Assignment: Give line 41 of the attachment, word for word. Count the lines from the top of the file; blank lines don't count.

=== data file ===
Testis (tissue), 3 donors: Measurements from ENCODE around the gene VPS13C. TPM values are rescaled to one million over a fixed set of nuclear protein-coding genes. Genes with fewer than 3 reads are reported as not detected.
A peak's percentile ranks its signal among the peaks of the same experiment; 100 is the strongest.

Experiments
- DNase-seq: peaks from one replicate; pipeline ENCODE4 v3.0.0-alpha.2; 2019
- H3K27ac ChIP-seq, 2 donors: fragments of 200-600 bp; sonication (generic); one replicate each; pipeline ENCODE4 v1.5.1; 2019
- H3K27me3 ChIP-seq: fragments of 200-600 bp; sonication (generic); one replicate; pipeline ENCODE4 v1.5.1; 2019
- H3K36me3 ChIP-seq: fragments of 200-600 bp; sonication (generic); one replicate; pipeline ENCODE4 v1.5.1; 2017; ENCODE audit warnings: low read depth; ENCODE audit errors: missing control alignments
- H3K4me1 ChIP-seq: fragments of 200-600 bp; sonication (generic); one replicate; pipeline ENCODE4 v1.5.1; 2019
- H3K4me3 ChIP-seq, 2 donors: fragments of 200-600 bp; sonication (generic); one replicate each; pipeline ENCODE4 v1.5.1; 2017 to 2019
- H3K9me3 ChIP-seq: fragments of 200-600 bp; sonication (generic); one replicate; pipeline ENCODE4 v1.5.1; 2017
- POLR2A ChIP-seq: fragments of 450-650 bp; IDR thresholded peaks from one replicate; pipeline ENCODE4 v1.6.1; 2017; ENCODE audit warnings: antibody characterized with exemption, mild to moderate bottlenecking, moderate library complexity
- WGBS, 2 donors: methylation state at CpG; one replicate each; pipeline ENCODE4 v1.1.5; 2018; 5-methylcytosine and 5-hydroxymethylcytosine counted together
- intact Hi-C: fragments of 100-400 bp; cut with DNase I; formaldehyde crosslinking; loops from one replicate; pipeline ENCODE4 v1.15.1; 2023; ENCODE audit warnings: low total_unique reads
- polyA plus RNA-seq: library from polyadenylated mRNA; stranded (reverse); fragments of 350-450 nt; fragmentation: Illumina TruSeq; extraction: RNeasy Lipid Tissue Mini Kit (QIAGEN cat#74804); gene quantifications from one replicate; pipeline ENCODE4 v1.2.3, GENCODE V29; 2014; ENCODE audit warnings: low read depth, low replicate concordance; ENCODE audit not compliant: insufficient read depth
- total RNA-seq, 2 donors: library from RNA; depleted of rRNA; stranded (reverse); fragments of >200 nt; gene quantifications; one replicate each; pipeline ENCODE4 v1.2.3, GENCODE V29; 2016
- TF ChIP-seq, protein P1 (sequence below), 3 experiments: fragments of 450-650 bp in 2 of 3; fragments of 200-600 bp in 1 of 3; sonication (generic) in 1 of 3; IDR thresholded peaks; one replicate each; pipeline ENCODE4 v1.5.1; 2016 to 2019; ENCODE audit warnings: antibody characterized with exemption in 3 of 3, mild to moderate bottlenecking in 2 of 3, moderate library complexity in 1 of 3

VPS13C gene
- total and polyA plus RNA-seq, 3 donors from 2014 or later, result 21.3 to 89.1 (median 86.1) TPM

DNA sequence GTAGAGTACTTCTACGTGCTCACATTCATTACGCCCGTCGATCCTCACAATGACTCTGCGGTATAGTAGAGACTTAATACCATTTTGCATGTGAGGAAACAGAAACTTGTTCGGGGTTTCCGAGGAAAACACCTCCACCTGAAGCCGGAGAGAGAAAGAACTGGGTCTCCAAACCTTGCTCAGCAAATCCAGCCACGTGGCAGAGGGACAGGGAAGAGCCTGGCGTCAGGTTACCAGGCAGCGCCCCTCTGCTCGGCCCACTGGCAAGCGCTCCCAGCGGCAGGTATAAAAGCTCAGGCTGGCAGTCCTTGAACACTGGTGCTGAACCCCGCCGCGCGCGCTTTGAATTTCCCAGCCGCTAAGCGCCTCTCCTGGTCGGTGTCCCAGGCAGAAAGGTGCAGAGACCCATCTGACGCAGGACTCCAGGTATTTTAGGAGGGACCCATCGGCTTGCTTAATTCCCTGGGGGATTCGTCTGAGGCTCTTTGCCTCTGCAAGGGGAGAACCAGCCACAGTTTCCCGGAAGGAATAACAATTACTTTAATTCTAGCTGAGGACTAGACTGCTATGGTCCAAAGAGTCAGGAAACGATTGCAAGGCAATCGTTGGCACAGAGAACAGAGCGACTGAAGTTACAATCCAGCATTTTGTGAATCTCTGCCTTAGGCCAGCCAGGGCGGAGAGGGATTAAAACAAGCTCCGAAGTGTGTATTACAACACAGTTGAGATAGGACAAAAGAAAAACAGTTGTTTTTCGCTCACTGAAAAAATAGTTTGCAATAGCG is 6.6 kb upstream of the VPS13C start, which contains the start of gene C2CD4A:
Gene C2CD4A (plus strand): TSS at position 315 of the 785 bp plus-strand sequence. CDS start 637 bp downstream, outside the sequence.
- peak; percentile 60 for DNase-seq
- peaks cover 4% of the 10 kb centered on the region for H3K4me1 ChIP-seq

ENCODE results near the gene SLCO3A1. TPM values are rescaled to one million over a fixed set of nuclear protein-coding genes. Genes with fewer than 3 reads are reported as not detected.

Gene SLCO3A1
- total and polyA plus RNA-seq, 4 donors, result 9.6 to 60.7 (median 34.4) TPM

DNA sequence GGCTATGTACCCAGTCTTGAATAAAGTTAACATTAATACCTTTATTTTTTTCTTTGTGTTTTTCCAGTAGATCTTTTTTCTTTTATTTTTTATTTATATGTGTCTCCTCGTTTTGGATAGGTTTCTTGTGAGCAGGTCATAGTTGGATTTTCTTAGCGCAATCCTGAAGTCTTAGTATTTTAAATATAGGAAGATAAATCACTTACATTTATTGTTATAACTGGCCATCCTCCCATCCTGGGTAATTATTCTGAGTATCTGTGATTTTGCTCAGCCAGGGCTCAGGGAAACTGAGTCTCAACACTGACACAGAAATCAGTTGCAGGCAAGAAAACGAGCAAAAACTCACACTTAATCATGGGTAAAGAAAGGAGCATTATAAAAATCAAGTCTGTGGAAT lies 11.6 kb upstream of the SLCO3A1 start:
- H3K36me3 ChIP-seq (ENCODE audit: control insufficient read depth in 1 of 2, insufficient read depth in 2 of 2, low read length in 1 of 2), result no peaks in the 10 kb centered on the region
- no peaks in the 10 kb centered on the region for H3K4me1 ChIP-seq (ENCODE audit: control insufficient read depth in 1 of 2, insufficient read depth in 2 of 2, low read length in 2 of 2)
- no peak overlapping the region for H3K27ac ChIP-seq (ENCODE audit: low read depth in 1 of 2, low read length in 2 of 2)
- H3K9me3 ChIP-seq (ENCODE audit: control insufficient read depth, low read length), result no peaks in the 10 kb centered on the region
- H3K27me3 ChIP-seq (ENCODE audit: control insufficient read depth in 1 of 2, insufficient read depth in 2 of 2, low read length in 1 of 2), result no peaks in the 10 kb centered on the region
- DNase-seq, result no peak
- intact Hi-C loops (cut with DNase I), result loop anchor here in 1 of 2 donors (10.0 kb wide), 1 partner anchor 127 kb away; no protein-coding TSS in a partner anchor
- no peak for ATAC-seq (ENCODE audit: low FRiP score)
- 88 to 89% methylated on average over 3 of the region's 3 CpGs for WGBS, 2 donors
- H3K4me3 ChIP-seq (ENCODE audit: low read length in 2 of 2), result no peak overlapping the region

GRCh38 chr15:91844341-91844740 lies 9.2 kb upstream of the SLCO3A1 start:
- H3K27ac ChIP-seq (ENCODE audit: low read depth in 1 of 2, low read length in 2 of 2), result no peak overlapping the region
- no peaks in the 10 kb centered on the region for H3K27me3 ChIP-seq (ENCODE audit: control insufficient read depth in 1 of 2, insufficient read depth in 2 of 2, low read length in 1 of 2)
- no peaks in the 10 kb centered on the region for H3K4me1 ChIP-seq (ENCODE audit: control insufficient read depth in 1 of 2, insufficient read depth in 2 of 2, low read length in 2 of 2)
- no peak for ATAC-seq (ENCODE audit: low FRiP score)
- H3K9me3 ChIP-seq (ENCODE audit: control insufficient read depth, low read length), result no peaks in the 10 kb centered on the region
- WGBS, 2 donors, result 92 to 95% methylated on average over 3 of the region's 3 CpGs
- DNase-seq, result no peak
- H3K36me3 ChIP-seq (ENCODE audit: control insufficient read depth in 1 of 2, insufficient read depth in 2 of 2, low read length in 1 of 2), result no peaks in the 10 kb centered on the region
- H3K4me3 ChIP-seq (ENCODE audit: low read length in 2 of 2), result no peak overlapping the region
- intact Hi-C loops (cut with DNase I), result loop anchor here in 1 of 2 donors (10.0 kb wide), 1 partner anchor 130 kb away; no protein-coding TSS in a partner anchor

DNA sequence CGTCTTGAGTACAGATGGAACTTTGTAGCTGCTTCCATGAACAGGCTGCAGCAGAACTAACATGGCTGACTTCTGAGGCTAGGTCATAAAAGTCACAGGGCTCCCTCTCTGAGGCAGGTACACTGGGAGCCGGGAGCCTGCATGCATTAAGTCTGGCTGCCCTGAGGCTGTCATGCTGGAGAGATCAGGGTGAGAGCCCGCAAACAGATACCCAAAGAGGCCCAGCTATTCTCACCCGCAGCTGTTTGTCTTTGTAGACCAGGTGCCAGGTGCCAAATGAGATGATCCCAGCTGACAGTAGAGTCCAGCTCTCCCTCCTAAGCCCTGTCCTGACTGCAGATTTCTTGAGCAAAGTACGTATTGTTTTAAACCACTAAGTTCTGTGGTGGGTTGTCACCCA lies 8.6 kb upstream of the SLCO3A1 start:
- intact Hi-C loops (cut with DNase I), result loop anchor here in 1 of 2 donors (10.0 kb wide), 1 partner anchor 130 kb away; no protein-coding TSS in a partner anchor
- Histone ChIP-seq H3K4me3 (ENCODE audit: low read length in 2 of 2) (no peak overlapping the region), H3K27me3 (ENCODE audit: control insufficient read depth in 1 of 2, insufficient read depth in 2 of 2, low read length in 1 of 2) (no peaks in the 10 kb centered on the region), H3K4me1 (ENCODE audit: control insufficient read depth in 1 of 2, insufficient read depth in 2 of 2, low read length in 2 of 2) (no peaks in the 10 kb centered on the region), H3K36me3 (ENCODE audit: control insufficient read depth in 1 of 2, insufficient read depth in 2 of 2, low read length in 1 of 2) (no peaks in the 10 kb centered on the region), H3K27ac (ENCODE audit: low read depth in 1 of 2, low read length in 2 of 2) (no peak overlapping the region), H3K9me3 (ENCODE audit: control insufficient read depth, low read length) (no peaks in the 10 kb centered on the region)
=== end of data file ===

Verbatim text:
- no peak for ATAC-seq (ENCODE audit: low FRiP score)